Lambeth Council sets out spending plans for 2021-22

10 February 2021

Written by: Lambeth Council

Coronavirus - Council statements and updates - Elections and Democracy - News and announcements - Post Type - Spending and transparency - Topic area

Measures to protect vital services and support some of Lambeth’s most vulnerable people are at the heart of a financial package designed to help the borough bounce back from the Covid-19 pandemic.

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Lambeth Council sets out spending plans for 2021-22

Lambeth Council’s Cabinet has agreed a 2021-22 budget that will maintain front-line services and help address funding gaps caused by the unprecedented demands of tackling the coronavirus over the past year.

The report, agreed at a meeting on Monday evening, set out the financial impact of fighting the pandemic, which came on top of the funding pressures Lambeth has been dealing with in essential services, like social care and temporary accommodation for those experiencing homelessness, for more than a decade.

Despite the council’s prudent medium-term financial strategy, the extra Covid spending – including thousands of food packages for vulnerable people, millions in support for small businesses and increased support for care homes – contributed to a forecast overspend of £44.5m. But emergency funding from the government will not cover all the council’s lost income and costs.

The report also warns that “huge uncertainties”, including the impact of the latest lockdown effects on the local economy and unemployment, and long expected Government proposals for reforming council funding and the social care system, threatened to disrupt the economic outlook still further in the coming months.

The plan agreed by Cabinet also includes a 1.99% increase, in addition to the Government’s 3% Adult Social Care precept increase, to the Lambeth element of the Council Tax for 2021/22 – in recognition of the fact that, as central government funding fails to keep up with long-term rises in demand for essential services, councils will increasingly be forced to fund services from tax revenues.

The report added: “[R]ises in local taxation will leave residents bearing the costs because of dwindling central government grants, at a time when many have faced significant financial worries due to the impact of Covid-19.”

As a result, Lambeth has expanded its welfare safety net – including additional funds for the emergency support scheme and discretionary housing payments, as well as funding for local advice surgeries – for people in financial difficulty to help them deal with rising costs. To ensure that the most vulnerable are not impacted by the council tax rise, the council will also increase the scope and funding for its Council Tax Support scheme, removing 7,000 households from paying council tax. The council will consult on permanent changes for this scheme for 2022/23.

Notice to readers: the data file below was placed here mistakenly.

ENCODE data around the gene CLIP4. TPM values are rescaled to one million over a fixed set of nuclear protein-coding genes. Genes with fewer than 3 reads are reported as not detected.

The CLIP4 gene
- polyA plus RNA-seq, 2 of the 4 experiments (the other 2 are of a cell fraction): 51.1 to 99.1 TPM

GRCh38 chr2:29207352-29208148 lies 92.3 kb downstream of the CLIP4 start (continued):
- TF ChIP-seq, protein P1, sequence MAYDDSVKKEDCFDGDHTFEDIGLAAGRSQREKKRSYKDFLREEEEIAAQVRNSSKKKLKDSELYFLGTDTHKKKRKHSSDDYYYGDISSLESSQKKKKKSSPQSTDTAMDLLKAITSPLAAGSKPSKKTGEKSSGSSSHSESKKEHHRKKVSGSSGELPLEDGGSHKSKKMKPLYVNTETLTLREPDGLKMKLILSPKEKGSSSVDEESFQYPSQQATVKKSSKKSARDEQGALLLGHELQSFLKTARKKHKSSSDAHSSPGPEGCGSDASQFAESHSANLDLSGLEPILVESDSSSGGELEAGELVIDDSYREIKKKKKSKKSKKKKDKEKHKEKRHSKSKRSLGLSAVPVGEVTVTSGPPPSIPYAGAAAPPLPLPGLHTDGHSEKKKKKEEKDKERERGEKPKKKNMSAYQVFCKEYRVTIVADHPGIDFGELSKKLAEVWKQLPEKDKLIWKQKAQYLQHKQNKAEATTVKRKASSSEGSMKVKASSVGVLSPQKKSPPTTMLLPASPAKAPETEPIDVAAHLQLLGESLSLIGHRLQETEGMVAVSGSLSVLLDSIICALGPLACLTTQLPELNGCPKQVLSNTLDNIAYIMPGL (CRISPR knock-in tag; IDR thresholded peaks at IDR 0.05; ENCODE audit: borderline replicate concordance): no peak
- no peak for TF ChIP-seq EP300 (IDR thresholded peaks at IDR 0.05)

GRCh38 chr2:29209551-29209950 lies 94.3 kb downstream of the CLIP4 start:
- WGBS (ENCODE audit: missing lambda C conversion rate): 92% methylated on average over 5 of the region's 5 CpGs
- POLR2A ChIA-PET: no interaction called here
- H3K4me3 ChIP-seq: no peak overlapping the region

The Budget also proposes a new Foster Carer Council Tax allowance, to support Lambeth’s foster carers for the incredibly important work that they do, and to encourage more residents within the borough to become carers. The council will ensure that people who maintain empty homes within the borough pay their share for keeping much-needed property unoccupied. The Empty Homes Levy will be set to raise just under £0.9m in 2021/22.

Word from the Cabinet

Cllr Andy Wilson, Lambeth’s Cabinet Member for Finance and Performance, said: As central government grants fail to keep up with long-term rises in demand for essential services such as social care, councils will increasingly be forced to fund services from tax revenues, exacerbating a squeeze on local budgets and taxpayers since 2010. The reality is that the resources that the council must allocate to these essential services under government austerity are not sufficient to meet the rising needs in our population.

“We know that many of our most vulnerable residents will have experienced crisis because of the impact of the pandemic; some may have suffered a loss of work or change in economic situation, increased caring responsibilities or an increased pressure on their household due to sickness, self-isolation or the effects of lockdown measures.

“That is why, as an administration committed to helping the most vulnerable, we’ve expanded the welfare safety net for people in financial difficulty so that more people can receive the support they need, with millions invested in emergency assistance, housing payments, council tax support and advice services.”